Here to Climb (2024) Movie Script

[TV static drones]
[bright tone]
[crunching footsteps]
[feet scraping]
[suspenseful orchestral music]

Climbing's always
been my first love.
[hyperventilating and giggling]
Sasha showing some finesse.
[cheers and applause]
Since I was 16, I've been in
the limelight of climbing.
No question, the best female
climber in our country.
I love the winning.
First place, Sasha DiGiulian.
People were like,
Sasha DiGiulian,
this little kid that's
crushing everything.
Every time I climb, it's like
you fall, you fall, you fall.
Slam into the
wall, and it hurts.
Kinda frustrated.

I learned in order to capitalize
on your achievements,
you need to capture them.
[upbeat music]
Social media changed the game.
This is Sasha
DiGiulian tuning in.
It's like a level of intimacy
that never existed
in climbing before.
She changed the
face of climbing.
[camera shutter clicking]
The fact that I'm marketable...
Is my hair okay?
Kind of not, but.
Enables me to do what I do
and make a living off of it.
Once you share yourself
with the world,
people are going to
have a problem with you.
But if you have haters,
that's how you know you made it.
Her definition of success
is that she gets to the top.
You have such an
incredible career.
[cheers and applause]
She's so polarizing.
I don't know how much of Sasha
is a crafted public persona.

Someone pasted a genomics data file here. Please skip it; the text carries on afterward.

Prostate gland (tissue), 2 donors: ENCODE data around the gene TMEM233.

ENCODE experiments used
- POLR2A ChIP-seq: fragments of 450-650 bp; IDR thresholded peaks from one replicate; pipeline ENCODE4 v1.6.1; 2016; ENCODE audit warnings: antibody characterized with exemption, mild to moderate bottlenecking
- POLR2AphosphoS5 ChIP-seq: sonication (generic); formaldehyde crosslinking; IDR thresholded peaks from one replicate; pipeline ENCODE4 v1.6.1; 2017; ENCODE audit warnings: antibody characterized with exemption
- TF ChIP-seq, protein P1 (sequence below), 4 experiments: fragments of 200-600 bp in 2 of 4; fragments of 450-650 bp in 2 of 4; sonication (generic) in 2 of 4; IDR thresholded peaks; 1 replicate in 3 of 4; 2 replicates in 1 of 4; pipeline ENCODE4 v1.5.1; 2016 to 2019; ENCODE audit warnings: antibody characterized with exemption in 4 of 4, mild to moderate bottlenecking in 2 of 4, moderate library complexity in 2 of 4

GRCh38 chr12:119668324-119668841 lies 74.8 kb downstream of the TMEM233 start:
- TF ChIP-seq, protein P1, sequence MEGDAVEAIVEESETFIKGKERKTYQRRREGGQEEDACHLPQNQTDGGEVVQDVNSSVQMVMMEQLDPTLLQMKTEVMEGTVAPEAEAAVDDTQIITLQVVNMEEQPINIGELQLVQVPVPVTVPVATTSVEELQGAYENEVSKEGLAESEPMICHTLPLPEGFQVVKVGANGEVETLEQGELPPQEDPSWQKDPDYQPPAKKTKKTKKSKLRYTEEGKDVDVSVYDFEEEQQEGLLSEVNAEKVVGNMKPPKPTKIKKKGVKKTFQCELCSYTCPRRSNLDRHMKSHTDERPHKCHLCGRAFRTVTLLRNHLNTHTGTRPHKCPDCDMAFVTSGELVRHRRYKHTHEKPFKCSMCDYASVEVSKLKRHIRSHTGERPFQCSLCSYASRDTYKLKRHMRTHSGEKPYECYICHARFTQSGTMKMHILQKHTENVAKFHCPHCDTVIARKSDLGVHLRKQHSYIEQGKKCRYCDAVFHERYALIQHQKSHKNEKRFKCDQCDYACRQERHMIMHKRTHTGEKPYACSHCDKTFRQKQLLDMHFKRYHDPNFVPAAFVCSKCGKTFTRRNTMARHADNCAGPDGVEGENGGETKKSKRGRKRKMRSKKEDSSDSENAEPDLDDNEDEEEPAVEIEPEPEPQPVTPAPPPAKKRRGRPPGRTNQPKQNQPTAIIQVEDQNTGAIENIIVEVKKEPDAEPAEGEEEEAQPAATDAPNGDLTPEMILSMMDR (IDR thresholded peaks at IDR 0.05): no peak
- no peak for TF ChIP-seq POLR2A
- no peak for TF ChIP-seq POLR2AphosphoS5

[Sasha groans]
She doesn't look like a climber.
Some people say, "Why are
you sexualizing the sport?"
People criticize her and
call her dumb and anorexic.
Sasha's story is amazing.
That's why it's so frustrating
when Sasha overhypes
some ascents.
If you omit certain details,
people are going
to be suspicious.
It's bullshit.
I just play the game.
Okay, don't mess this up.
You know what to do.
[cheers and applause]
Right, left, pull, foot up,
push, push, push.
Make it up there,
make it up there.
[suspenseful ambient music]

[birds singing]

Very good.
Yes, summit.
Our anchor.
- Yeah.
- Nice.
[both imitate explosion]
And it's not dark.
It's not dark. Yeah.
Only almost.
- Almost.
No, we got time.
- Yeah.
All right, so I'm
going to tie you in.
Lynn started out as my idol,
the woman that I grew up
with a poster of on my wall
in my childhood bedroom.
Yes, with one direction.
Here's the X, see?
Then she became a friend...
That's how I'm going to tie in.
And a mentor.
- Tying to the end here.
- Yeah.
As long as we trust
that one sling.
We can have a backup, though.
- Yeah.
Lynn did this epic feat
of climbing the Nose on El Cap.
And the Nose had never been done